• Review your credit report – You are entitled to a free credit report that shows all credit accounts and their status every year. Review these reports to ensure they are correct and report any discrepancies to the credit bureau(s). To receive your report, contact any of the 3 major credit reporting agencies, Equifax, Experian, or Transunion, through the website
  • Review your credit score – Credit scores are measured on a scale from 300 to 850 points. The higher your score, the better chance you have of getting low-interest loans and the ability to show your creditworthiness.
  • Save for retirement – Regularly investing in stocks or any type of retirement account is a positive step in preparing for your future. Whether through your employer’s 401(k) or an individual retirement account (IRA), automating it is key to make the most of compound interest. If you’re a beginner investor, take a look at the Public app, which allows you to invest with no minimum. You can get started today.
  • Budget your money – The only way to know where your money is going each week is to track spending and income. Include paychecks and all other income, such as side gigs, alimony, or rental income in your budget. Add all expenses such as rent, utilities, and other living expenses, and savings, and track it over several months.

Creating a budget

The best way to gain control of your financial situation is to create a detailed budget of all income and expenses. There are several ways to organize the information, such as using an app, an Excel spreadsheet, or money management software, so use whatever works best for you. Follow these steps to get started organizing your funds into a budget:

First, first all your income sources:

  • Paycheck
  • Side hustles
  • Alimony
  • Settlements
  • Hobby income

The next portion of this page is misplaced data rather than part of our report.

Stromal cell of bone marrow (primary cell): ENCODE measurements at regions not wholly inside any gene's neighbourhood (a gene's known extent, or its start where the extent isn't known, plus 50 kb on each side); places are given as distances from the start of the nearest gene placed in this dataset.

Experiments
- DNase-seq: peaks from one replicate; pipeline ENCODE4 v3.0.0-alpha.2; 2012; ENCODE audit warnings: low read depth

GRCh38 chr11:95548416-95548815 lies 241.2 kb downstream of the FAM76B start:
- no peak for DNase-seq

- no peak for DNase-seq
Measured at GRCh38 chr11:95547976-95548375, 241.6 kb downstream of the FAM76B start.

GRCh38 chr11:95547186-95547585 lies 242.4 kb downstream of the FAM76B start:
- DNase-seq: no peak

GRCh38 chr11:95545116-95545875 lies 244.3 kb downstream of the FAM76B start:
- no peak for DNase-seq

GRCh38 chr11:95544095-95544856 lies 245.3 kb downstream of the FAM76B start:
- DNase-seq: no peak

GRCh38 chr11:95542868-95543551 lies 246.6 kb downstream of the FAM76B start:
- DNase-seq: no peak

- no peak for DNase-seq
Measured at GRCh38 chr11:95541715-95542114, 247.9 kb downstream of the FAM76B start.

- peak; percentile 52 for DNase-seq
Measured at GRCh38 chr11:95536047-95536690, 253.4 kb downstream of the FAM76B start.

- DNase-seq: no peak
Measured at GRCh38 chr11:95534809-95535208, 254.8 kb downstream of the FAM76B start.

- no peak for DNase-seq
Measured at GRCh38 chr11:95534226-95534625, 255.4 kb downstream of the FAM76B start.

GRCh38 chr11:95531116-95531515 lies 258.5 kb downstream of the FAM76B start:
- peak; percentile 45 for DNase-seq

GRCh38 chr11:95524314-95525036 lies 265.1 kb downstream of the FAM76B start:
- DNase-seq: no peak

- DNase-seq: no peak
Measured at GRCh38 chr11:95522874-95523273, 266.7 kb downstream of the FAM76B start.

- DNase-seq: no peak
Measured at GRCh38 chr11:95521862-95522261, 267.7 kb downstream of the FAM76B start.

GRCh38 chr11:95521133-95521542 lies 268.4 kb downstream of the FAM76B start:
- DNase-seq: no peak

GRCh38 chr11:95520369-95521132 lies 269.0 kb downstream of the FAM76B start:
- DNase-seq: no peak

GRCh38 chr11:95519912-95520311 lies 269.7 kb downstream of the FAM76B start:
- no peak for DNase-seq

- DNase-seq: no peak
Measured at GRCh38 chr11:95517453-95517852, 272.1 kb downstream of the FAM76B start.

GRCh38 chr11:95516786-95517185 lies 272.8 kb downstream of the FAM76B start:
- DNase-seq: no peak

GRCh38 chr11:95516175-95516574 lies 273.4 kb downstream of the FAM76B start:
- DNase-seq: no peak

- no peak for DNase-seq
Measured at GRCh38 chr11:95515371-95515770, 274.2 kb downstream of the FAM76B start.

• Etc.

Then, list all your expenses:

  • Fixed expenses – Mortgage payments or rent, utilities, car payments, student loan payments.
  • Discretionary expenses – Dining out, shopping, travel, entertainment, clothing, and gifts (all non-essential expenses).
  • Savings – Money you save each month.

With all the numbers in front of you, add up income and then subtract the expenses to see how much you have available. Any funds available could go into creating or building an emergency fund, or if you are in debt, you may consider making extra payments to pay them down.

Budgeting rules

Once you have a sense of how much is coming and going out of your budget each month, you might want to be more strategic about your saving and spending. When it comes to budgeting, 2 common strategies can simplify the process: the 50/20/30 rule and 70/20/10 rule.

The 50/20/30 budget rule – This rule tells us to take your after-tax income and divide it into 3 categories: needs, wants, and savings where 50% is allocated to needs, 30% is assigned to wants, and 20% is allocated to savings.

The 50% assigned to needs includes funds that go toward bills that must be paid each month. This includes your mortgage or rental payment, insurance, healthcare, car payments, utilities, minimum debt payments, and groceries.

The general rule is that the 50% should cover all your needs, and if it doesn’t, you may want to evaluate your spending and reduce those payments.

The 30% allocated to wants includes non-essential items such as shopping, eating out, vacations, entertainment, and gym memberships. Upgrades are also considered in this category. These are things such as a more expensive vehicle, movie channels, extravagant dinners, and designer clothing. They are things you can live without.

The 20% allocated for savings includes retirement contributions such as to a 401(k), IRA, or other investment accounts, emergency fund(s), and college funds. Remember, it’s recommended to have 3 months of living expenses saved for emergencies.

The 50/20/30 rule is intended to help keep track of finances and help prepare people for life’s unexpected expenses and the future.

The 70/20/10 budget rule – This budgeting method allocates 70% to spending, 20% to savings and investing, and 10% to debts and donations.

The 70% includes mortgage or rental payments, utilities and insurance, healthcare, car, bills and debts, groceries, shopping, recreation, vacations, and any other expenses that would be considered needs and wants.

The 20% is allocated to investment and retirement accounts such as a 401(k), IRA, or other retirement accounts. This can also include what’s called a sinking fund, which is a type of savings account for larger expenses that may occur, such as a new car, planning for a wedding or college, a vacation, household repairs or a swimming pool, or any other large purchases.